May 23, 2008
Cannes. O' Horten."The 'O' stands for Odd, which is a Norwegian male first name. And, in the most affectionate sense, this film is 'odd,'" writes Duane Byrge in the Hollywood Reporter. "It's also outstanding." "Bent Hamer's unique blend of absurdist humour and aching melancholy has never worked better than in O' Horten [site]," writes Mike Goodridge in Screen Daily. "Hamer, who scored a minor international ripple with his first English language venture Factotum in 2005, is nevertheless more comfortable working in his native Norwegian and employing his wonderfully deadpan sense of comedy which is somewhere between Aki Kaurismäki and Monty Python. Central to O' Horten's success is Baard Owe, a veteran Norwegian actor based in Copenhagen who has worked with everyone from Carl Theodor Dreyer to Lars Von Trier (most memorably as Dr Bondo in The Kingdom series)." "Although the bittersweet, episodic tale of an ultra-dedicated locomotive engineer uneasily transitioning into retirement lacks the fully developed characters and tightly constructed narrative of his more poignant and substantial Kitchen Stories, it nevertheless provides a warm and gently humorous divertissement that should be appreciated by niche arthouse auds worldwide," writes Alissa Simon in Variety. The Los Angeles Times' Kenneth Turan talks with Hamer. Un Certain Regard. Update, 5/29: James Rocchi at Cinematical: "Hamer's earlier films had a finely-tuned capacity for observation, perhaps best demonstrated in Eggs (1995) and Kitchen Stories (2003); Hamer's English-language debut, Factotum (2005), took the boozy, woozy prose of Charles Bukowski and put a little air and space in it, turning the alcohol-fueled anger of Bukowski's words which, on the page, hit like a shot of cheap whiskey and turning them into something smoother and finer with the smooth burn of regret going down. In O'Horten, Hamer's back in Norway, and still crafting careful, considered portraits of day to day life, but ones which nonetheless have a deadpan comedy to them, a careful and humane sense of the absurd."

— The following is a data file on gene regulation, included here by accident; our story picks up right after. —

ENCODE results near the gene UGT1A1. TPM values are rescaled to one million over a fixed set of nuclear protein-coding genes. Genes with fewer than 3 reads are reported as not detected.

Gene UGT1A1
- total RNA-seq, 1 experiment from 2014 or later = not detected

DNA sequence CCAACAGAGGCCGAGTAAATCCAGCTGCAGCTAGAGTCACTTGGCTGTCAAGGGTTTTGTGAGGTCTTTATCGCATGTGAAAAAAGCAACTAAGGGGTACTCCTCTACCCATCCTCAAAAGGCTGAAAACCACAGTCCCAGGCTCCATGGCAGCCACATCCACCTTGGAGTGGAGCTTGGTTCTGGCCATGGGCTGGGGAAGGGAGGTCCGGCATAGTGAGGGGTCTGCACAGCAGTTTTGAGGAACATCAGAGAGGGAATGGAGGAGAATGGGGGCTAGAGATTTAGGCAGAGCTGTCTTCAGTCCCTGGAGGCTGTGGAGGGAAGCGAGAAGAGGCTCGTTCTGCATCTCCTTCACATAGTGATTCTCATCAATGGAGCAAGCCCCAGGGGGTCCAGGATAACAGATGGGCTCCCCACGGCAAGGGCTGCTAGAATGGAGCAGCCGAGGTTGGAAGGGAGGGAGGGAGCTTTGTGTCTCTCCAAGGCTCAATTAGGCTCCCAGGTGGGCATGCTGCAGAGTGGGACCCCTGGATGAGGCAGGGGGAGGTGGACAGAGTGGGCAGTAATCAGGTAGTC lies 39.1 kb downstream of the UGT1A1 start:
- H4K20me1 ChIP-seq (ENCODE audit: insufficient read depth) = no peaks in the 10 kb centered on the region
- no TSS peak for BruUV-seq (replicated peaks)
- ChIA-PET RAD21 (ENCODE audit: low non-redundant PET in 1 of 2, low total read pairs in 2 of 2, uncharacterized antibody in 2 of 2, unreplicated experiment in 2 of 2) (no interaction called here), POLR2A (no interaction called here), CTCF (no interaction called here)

Coverage of the coverage: Cannes 08. Last year: Cannes @ 60. And Cannes 06.
Posted by dwhudson at May 23, 2008 11:30 AM